Contact: John Ascenzi
Children's Hospital of Philadelphia

Related biology news :

1. Entomological Society of America names 2008 award winners
2. American Library Association names NJIT prof’s Whale Music book a top ten
3. WCC Smart Search and Match Names Rudie Lion - Product Marketing Manager
4. WCC Smart Search and Match Names Rudie Lion - Product Marketing Manager
5. WCC Smart Search & Match Names Tarvinder Sembhi as VP Sales for the ID Market
6. Names turn preschoolers into vegetable lovers
7. AIBS names 2009 emerging public policy leaders
8. UC Riverside researcher names lichen after President Barack Obama
9. Impact Factor names Cell top research journal
10. Technology Review names Carnegie Mellons Treuille as a top young innovator
11. Entomological Society of America names 2009 Fellows
Post Your Comments:
(Date:11/10/2015)... 2015 About signature verification ... to identify and verify the identity of an ... the secure and accurate method of authentication and ... individual because each individual,s signature is highly unique. ... dynamic signature of an individual is compared and ...
(Date:11/2/2015)...  SRI International has been awarded a contract of ... to the National Cancer Institute (NCI) PREVENT Cancer Program ... modern testing and support facilities, and analytical instrumentation to ... studies to evaluate potential cancer prevention drugs. ... Drug Development Program is an NCI-supported pipeline to bring ...
(Date:10/29/2015)... 2015  Rubicon Genomics, Inc., today announced an ... its DNA library preparation products, including the ThruPLEX ... Plasma-seq kit. ThruPLEX Plasma-seq has been optimized for ... libraries for liquid biopsies--the analysis of cell-free circulating ... in cancer and other conditions. Eurofins Scientific is ...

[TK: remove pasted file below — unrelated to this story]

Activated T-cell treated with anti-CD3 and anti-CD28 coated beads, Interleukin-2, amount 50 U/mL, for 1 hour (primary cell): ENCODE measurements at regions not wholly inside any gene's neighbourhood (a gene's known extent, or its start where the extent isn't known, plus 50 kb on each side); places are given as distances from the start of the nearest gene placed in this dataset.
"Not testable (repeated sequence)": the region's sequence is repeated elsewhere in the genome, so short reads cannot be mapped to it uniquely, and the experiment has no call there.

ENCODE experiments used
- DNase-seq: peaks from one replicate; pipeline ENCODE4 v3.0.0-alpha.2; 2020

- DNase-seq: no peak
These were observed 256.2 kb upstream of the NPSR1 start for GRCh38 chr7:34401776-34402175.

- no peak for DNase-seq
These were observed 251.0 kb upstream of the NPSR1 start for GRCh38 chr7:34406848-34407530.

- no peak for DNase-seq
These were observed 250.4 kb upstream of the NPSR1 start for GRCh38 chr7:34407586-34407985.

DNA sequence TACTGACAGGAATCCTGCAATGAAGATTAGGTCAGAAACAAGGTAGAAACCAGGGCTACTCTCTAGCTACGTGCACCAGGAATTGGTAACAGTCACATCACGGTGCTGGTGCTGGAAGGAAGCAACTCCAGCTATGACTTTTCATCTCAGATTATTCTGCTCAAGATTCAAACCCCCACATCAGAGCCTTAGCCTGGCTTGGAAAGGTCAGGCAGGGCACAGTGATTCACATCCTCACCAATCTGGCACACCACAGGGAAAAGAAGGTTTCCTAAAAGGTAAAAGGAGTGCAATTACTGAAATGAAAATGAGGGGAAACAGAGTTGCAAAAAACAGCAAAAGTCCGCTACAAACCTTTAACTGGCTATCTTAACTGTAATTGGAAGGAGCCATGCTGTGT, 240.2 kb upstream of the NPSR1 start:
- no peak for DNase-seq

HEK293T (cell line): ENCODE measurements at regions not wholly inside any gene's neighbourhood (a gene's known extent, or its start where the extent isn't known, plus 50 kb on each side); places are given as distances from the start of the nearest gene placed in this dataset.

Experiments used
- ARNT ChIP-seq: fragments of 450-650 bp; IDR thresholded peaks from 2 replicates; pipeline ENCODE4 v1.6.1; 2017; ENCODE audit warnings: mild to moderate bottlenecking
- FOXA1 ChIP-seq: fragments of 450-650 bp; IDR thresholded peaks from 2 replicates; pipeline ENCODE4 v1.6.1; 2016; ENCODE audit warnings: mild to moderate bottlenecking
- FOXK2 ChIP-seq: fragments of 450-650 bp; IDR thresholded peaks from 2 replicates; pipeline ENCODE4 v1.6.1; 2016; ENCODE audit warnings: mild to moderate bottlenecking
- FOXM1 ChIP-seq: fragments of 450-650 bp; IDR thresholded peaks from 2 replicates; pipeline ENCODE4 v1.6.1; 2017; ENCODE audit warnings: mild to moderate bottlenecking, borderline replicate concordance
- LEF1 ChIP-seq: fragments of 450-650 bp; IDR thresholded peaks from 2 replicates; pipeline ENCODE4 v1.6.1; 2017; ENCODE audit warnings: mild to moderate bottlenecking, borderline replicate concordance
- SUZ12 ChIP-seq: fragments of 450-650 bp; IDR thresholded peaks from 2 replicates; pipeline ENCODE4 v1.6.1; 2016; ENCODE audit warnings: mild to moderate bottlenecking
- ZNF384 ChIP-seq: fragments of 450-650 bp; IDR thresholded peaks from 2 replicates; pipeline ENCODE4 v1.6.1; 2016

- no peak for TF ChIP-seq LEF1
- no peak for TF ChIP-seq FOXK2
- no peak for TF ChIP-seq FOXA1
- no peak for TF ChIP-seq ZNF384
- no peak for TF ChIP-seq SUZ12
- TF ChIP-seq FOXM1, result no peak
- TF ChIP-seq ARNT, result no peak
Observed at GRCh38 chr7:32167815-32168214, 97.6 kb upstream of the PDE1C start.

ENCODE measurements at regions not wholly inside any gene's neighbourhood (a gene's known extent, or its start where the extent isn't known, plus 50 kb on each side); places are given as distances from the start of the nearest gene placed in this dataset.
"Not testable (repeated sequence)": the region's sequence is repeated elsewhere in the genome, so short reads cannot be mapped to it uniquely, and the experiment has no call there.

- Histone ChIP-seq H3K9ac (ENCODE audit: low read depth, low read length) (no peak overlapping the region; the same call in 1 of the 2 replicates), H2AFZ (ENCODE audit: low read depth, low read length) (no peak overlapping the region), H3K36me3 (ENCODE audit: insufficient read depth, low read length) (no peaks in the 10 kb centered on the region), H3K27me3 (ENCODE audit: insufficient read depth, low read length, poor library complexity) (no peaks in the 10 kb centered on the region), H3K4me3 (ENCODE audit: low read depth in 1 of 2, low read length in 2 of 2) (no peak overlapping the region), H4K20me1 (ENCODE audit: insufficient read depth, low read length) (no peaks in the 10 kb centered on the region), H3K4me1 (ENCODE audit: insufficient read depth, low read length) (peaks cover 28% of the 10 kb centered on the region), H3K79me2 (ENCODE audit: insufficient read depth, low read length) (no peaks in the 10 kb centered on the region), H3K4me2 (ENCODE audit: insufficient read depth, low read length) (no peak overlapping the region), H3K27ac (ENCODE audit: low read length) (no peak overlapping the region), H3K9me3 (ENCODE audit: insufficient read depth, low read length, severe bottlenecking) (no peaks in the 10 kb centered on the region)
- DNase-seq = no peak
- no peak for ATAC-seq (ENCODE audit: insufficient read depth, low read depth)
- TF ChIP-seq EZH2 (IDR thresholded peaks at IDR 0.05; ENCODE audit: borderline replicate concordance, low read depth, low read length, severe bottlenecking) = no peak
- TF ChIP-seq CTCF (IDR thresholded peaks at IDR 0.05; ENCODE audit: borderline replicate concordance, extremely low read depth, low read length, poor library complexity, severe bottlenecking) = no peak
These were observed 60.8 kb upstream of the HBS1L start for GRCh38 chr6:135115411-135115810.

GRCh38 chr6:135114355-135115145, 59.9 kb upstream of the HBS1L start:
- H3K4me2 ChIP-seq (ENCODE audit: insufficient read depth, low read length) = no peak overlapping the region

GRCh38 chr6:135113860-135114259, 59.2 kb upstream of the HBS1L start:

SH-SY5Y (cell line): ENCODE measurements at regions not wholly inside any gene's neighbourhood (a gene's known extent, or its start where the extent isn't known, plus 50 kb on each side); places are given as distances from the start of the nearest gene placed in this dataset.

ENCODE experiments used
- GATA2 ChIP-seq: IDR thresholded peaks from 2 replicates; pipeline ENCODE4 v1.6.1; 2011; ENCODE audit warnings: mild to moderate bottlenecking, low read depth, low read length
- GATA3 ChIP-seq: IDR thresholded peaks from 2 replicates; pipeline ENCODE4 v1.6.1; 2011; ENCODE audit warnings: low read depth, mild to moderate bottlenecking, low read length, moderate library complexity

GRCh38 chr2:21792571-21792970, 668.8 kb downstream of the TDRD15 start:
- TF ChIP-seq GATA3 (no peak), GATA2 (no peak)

Breaking Biology News(10 mins):
(Date:11/24/2015)... 24, 2015 Cepheid (NASDAQ: CPHD ) ... the following conference, and invited investors to participate via ...      Tuesday, December 1, 2015 at 11.00 a.m. Eastern ...      Tuesday, December 1, 2015 at 11.00 a.m. Eastern ... New York, NY      Tuesday, December 1, ...
(Date:11/24/2015)... ... November 24, 2015 , ... Copper is an ... is bound to proteins, copper is also toxic to cells. With a $1.3 ... Institute (WPI) will conduct a systematic study of copper in the bacteria Pseudomonas ...
(Date:11/24/2015)... Nov. 24, 2015  Clintrax Global, Inc., a worldwide provider of ... , today announced that the company has set a new quarterly ... quarter on quarter growth posted for Q3 of 2014 to Q3 ... Mexico , with the establishment of an ... --> United Kingdom and ...
(Date:11/24/2015)... ... November 24, 2015 , ... The Academy of Model Aeronautics (AMA), ... MultiGP, also known as Multirotor Grand Prix, to represent the First–Person View (FPV) racing ... AMA members have embraced this type of racing and several new model aviation pilots ...
Breaking Biology Technology: